from The American Heritage® Dictionary of the English Language, 4th Edition
- n. A war declared or fought for a religious or high moral purpose, as to extend or defend a religion.
from Wiktionary, Creative Commons Attribution/Share-Alike License
- n. A war that is entirely, primarily, or ostensibly religious in motivation; a war over religion.
from the GNU version of the Collaborative International Dictionary of English
- adj. a crusade; an expedition carried on by Christians against the Saracens in the Holy Land, in the eleventh, twelfth, and thirteenth centuries, for the possession of the holy places.
- n. See under Holy.
Sorry, no etymologies found.
Noureddin and Saladin are ranked among the Mahometan saints; and the constant meditation of the holy war appears to have shed a serious and sober color over their lives and actions.
The Pope would call for holy war and the Christian kings of Europe would respond, led, no doubt, by perfidious Spain.
Indoctrinating his eight-year-old boy to believe that holy war is what gives meaning to his young life says much about how the al-Qaeda leader views the world.
The depth of feeling that burns inside bin Laden about his holy war could be seen during the January 10, 2001, wedding ceremony of his son Muhammad, where one of his youngest sons, then aged eight, made a short speech captured on video in which he declaimed, I stand for a jihad against the infidels today and shall do so until eternity.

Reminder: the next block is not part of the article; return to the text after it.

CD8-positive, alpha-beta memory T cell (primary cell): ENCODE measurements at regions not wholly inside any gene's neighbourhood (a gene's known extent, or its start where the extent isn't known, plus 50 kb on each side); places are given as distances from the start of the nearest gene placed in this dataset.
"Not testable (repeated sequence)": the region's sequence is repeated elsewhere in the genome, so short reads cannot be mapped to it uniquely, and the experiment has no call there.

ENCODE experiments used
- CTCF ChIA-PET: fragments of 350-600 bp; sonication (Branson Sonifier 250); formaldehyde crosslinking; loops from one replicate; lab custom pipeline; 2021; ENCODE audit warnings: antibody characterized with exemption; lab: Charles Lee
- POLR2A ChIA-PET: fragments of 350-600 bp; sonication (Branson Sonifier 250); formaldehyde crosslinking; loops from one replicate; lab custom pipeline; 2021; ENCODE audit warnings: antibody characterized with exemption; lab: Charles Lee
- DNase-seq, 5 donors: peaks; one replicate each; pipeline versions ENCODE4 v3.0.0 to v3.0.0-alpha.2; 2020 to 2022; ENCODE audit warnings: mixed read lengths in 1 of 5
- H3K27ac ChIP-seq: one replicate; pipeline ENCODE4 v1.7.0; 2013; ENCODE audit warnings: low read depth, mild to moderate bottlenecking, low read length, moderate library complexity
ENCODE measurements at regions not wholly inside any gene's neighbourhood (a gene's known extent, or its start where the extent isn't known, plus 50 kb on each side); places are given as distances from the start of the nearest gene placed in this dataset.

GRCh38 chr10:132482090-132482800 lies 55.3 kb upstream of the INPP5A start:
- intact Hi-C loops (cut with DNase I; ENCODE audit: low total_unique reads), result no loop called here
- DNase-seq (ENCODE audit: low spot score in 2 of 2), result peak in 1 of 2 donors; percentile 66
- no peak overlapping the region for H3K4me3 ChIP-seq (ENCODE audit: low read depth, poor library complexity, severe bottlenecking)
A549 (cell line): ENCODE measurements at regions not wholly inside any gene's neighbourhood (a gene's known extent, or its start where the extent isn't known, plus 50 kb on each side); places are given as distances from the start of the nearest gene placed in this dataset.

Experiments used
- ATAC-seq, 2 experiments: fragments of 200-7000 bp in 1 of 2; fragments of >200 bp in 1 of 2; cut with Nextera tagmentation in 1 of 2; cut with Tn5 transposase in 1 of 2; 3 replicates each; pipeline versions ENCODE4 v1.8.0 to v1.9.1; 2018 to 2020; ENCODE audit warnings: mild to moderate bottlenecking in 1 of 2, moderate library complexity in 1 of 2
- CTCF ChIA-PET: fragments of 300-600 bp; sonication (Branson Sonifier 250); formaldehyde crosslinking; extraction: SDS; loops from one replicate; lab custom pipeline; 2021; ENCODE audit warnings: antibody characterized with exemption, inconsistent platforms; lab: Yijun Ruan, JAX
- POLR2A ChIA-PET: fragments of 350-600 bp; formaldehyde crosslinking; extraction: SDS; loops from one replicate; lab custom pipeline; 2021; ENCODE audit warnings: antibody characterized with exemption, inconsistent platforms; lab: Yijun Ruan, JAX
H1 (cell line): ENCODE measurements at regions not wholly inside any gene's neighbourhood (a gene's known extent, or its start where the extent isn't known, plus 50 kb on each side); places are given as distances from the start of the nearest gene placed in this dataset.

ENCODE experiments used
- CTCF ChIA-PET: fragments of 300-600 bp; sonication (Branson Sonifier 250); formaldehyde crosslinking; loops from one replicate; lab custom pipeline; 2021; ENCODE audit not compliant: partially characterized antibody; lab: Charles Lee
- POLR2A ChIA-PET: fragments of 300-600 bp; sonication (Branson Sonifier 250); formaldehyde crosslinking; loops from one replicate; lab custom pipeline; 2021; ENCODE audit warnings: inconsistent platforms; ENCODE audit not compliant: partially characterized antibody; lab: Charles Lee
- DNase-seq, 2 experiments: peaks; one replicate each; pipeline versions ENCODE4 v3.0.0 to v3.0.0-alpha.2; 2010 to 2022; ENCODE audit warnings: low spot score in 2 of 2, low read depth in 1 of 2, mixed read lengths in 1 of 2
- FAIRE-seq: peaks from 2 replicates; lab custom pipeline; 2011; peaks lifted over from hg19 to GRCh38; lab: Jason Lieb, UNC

In the sixty-eighth year of his age, his martial spirit urged him to embark in person for a holy war against the Saracens of Sicily; he was prevented by death, and Basil, surnamed the Slayer of the
The true Cause, the holy war against the rapacious despoilers of multiple environments, against the polluters and DNAnarchists.
But the principal source of his fame and riches was the holy war which he waged against the Gentoos of Hindostan.
My fleet numbered fifty merchantmen, and as many yachts for pleasance, and an hundred and fifty sail ready fitted for holy war with the Unbelievers.
The Commander of the Faithful, Omar bin al-Khattáb (whom Allah accept!), once levied for holy war an army of Moslems, to encounter the foe before Damascus, and they laid close siege to one of the
Azzam remembers that Zarqawi, then in his mid twenties, was a “street guy” with a long rap sheet, a brawler quick with a knife and a propensity for drink, who had come to fight in the holy war because he had “finally decided to return to Allah.”